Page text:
… In consistently pressing so close to so many subjects, Evans passes some kind of boundary.
This first is from Heinz Liesbrock speaking in his conversation with Thomas Weski found in Walker Evans: Depth of Field edited by John T. Hill and Heinz Liesbrock (2015):
[ … ]
Heinz Liesbrock: … His visual language is emphatically down-to-earth, and it avoids any formal embellishment. It relies entirely on the direct depiction of things in ambient light conditions. At its core lies an inner aloofness that the artist maintains between himself and people and things. He does not seek to establish an empathetic connection, at least not an obvious one. This detachment is the prerequisite that allows phenomena to emerge with exceptional clarity. The artist never enters their domain; he insists on maintaining his own personal space and exclusively follows his own artistic ideas.
Compare that to this, from the essay ‘A “last lap around the track”: Sings and SX-70s’ by Jerry L. Thompson in the same book:
… In the summer of 1973 [when Evans was 70 years old; two years before his death] a technical discovery allowed Evans to harness the energy building up as a result of the various themes attracting him — color, trash, weathering, lettered signs. He discovered a new color camera, the Polaroid SX-70, a tool that promised both directness and immediacy. The camera was small, easy to hold and carry, and had few controls.
[line break added] Its operator had only to look through a large, bright, easy-to-use (even while wearing glasses) viewfinder; focus (by means of a convenient ribbed wheel operated by a single finger); and press the button. The camera could focus on subjects as close as a foot or less, and a handy flash mounted near the lens (so as to produce almost no distracting shadows) allowed the photographer to work in near darkness.
… Many of his portraits are so close that the face or head of the sitter fills the entire picture area (which is only about 3¼ x 3¼ inches). Looking at a number of these can prompt multiple, complex responses in a viewer familiar with Evans’s other pictures. For one thing, the photographer’s contact with the sitters seems real, actual and personal. He is looking at these people, one at a time, apparently with the goal of getting as close to them with his camera as he can.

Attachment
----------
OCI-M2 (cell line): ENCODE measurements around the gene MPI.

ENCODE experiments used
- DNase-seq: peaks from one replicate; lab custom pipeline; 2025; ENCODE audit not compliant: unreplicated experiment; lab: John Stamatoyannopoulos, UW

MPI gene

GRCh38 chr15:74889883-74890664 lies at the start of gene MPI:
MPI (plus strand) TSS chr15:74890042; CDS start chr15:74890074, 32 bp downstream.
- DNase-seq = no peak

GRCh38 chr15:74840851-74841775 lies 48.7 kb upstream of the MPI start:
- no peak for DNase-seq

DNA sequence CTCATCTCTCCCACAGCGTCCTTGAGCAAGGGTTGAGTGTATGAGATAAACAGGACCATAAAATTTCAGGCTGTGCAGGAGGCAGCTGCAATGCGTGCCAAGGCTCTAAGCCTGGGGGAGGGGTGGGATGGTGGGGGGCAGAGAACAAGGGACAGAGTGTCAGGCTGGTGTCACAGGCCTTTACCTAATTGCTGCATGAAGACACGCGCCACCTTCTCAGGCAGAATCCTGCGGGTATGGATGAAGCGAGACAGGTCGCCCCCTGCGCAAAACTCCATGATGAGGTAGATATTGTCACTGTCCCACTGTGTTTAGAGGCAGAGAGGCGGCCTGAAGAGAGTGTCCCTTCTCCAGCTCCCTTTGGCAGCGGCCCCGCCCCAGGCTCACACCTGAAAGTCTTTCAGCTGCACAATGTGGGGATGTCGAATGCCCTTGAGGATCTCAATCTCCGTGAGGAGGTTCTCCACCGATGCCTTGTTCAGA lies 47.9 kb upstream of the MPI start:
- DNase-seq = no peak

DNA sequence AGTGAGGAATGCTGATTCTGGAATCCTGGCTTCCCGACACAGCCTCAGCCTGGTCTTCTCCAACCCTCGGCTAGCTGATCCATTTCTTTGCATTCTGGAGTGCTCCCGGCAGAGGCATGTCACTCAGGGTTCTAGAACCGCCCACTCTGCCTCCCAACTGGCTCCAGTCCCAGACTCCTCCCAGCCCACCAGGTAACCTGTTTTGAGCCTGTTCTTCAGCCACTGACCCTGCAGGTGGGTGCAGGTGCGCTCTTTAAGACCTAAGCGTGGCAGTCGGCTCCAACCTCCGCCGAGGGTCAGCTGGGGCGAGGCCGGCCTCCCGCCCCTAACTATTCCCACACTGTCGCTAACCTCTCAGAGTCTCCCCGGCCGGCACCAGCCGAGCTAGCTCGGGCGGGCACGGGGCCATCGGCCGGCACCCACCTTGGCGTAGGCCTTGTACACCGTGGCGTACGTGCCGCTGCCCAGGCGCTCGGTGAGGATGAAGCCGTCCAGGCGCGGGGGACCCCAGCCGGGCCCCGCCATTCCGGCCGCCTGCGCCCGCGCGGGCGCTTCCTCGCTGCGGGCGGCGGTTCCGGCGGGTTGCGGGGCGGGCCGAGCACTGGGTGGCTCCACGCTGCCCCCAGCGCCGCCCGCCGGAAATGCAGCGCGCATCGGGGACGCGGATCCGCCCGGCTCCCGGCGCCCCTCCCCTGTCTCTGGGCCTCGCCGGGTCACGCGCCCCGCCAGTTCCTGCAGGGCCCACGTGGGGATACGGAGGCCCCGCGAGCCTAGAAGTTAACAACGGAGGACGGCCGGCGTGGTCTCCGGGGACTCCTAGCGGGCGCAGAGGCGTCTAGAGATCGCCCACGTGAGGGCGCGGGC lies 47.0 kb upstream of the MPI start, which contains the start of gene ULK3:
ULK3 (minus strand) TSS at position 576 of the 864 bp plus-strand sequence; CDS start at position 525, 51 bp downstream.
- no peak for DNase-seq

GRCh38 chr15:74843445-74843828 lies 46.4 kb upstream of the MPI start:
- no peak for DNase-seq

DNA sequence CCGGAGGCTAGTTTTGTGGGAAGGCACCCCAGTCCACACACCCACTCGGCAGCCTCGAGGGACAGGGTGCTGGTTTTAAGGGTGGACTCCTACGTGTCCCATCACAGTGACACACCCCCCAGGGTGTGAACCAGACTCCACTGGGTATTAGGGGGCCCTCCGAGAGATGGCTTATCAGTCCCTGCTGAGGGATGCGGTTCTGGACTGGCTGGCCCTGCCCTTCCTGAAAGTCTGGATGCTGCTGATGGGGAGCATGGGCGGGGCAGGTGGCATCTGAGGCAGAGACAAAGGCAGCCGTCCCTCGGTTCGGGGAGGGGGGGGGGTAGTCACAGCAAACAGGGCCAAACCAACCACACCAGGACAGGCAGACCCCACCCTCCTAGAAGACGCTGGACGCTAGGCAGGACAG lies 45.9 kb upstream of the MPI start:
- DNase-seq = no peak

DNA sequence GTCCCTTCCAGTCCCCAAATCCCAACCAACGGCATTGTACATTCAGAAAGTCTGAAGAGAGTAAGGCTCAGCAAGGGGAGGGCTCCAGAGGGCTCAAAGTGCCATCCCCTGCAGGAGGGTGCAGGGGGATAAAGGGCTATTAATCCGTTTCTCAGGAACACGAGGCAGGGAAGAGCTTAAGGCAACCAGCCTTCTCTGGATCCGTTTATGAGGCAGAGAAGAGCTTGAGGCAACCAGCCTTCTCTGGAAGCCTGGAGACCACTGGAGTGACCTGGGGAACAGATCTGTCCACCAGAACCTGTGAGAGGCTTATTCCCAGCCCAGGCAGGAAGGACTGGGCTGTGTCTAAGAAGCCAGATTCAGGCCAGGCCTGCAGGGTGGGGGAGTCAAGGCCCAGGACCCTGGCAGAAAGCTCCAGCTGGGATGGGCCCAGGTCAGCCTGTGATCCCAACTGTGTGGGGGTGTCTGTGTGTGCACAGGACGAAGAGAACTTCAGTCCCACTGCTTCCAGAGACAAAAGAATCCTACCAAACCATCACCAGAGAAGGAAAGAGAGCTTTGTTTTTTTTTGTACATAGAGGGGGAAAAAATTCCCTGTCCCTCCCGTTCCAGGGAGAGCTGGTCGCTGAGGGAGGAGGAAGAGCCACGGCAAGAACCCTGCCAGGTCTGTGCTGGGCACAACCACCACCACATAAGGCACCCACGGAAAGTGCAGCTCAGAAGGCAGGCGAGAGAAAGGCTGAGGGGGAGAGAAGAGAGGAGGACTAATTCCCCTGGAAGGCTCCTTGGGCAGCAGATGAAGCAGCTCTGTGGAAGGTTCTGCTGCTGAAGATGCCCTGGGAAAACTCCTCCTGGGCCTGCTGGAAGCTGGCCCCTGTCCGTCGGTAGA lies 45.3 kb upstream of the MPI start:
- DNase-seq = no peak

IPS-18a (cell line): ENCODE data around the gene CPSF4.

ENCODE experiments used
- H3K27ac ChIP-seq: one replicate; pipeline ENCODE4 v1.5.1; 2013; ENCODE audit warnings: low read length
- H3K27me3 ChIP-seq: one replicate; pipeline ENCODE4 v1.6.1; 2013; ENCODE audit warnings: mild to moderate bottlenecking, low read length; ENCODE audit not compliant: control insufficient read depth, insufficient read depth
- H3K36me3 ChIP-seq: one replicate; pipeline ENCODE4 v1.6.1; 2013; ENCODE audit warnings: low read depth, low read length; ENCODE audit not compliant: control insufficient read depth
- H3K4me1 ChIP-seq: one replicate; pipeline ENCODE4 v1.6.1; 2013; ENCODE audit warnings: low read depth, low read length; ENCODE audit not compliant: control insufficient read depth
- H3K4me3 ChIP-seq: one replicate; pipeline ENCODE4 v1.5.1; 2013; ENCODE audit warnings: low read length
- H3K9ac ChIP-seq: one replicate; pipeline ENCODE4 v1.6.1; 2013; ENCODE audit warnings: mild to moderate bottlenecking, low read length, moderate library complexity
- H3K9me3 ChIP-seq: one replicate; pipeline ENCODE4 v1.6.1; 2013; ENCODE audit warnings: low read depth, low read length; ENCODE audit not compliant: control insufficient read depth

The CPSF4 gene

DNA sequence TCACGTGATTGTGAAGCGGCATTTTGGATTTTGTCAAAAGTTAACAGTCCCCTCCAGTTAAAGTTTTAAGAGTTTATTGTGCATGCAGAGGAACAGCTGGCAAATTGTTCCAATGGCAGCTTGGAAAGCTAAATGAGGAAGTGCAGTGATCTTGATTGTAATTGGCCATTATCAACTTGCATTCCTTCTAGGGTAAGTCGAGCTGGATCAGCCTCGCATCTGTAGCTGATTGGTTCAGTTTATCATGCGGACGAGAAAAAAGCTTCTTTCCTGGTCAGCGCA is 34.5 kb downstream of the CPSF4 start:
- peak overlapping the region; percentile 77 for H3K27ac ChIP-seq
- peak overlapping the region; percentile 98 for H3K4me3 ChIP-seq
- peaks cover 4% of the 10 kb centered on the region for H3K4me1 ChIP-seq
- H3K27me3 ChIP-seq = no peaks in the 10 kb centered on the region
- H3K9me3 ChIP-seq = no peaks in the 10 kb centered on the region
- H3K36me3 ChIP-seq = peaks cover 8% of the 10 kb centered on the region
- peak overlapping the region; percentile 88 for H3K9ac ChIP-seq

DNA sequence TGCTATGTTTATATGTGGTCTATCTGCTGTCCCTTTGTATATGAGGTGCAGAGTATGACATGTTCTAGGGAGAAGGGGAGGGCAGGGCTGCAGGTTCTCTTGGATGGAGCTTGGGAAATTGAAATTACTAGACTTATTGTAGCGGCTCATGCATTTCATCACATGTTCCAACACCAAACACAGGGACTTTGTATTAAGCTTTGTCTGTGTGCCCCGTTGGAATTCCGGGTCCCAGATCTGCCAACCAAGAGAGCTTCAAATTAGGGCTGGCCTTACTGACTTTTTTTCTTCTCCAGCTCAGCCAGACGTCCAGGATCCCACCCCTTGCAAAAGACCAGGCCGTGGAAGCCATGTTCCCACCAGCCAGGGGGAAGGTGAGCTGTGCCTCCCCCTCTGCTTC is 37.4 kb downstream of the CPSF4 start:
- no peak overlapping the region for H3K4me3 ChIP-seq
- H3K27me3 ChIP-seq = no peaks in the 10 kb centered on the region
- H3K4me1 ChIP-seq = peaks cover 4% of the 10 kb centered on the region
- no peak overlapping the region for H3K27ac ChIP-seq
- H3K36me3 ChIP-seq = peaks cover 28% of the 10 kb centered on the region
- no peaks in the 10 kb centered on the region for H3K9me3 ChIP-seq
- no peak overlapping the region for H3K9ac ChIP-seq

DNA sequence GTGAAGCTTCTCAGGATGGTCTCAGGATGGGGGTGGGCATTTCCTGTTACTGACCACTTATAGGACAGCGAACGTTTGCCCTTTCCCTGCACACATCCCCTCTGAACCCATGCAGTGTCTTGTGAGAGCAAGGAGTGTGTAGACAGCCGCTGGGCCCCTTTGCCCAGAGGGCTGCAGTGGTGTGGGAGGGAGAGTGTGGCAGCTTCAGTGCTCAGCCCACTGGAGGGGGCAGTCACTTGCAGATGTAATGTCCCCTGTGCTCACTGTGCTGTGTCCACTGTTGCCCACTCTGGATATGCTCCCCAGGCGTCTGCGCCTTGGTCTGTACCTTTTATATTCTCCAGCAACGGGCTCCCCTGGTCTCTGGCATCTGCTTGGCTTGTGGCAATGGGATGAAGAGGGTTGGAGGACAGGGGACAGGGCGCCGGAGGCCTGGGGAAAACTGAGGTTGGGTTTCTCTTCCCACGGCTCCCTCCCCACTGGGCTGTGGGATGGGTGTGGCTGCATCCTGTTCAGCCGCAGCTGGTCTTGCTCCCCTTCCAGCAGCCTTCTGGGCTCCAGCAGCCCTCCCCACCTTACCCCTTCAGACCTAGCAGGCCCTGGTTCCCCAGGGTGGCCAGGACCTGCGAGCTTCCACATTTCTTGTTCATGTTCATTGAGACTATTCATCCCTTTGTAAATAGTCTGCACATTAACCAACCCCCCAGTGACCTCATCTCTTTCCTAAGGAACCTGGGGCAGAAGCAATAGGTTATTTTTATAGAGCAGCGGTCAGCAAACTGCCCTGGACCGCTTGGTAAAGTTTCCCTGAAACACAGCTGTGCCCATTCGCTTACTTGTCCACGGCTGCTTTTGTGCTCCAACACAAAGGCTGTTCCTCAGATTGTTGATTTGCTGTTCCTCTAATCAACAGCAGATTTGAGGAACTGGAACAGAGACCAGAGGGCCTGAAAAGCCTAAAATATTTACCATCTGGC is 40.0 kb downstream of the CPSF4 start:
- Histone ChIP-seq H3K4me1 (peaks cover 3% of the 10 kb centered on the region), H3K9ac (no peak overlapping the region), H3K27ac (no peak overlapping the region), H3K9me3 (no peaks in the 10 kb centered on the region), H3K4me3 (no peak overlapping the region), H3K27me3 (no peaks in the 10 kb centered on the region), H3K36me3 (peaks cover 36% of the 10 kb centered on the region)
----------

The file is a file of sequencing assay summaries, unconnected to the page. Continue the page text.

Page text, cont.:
[line break added] For their part, the sitters look back, in very many cases with attitudes and facial expressions registering some kind of specific response to the photographer’s attention. There are a few “Kodak smiles,” faces prepared with average, pleasant, have-a-nice-day good will. But such responses are not evident in the majority of the close portraits. Often what shows is quite specific, and difficult to place with certainty in some broad, easily nameable category. One gets a sense — a slightly unsettling sense — of looking at people, not at portraits.
Evans’s best-known portrait is the close portrait of Allie Mae Burroughs (identified in Let Us Now Praise Famous Men as Annie Mae Gudger). … There is a tension, or a balance, between the two impulses. On the one hand, a viewer of this picture notices the artist’s rigorous framing of the subject — his severe disposition of the lines of clapboards, of the collar of her patterned dress, of the severely parted hair, of the tension lines in her brow that echo the grain of the wooden clapboards behind her.
[line break added] On the other hand, the artist’s placement of his hyper-descriptive [8 x 10 view] camera so close to his subject ensures that any gesture visible in the subject’s face (along with such minute details as signs of early aging, etc.) will threaten to take over the picture by virtue of the strength of human content so forcefully described. The picture is balanced precariously between artistic shaping and raw, assertive human presence.
Evans’s late SX-70 portraits are unsettling because, in them, this precarious balance begins to topple. In consistently pressing so close to so many subjects, Evans passes some kind of boundary. He is still in control of the pictures — he remains a master photographer — but the visible elements of this control are so diminished that the human presence of the subjects — and consequently his desire for, his reaching out toward, his desperate need for something this human presence will give him — threaten to overwhelm the artistic intention of making pictures at all.
[line break added] The act of taking these pictures was not a means to make or please friends, or intended to set up some real-world activity (a date, etc.) at some future time. The act of taking these pictures was the real-world activity. This work was his life.
My previous post from this book is here.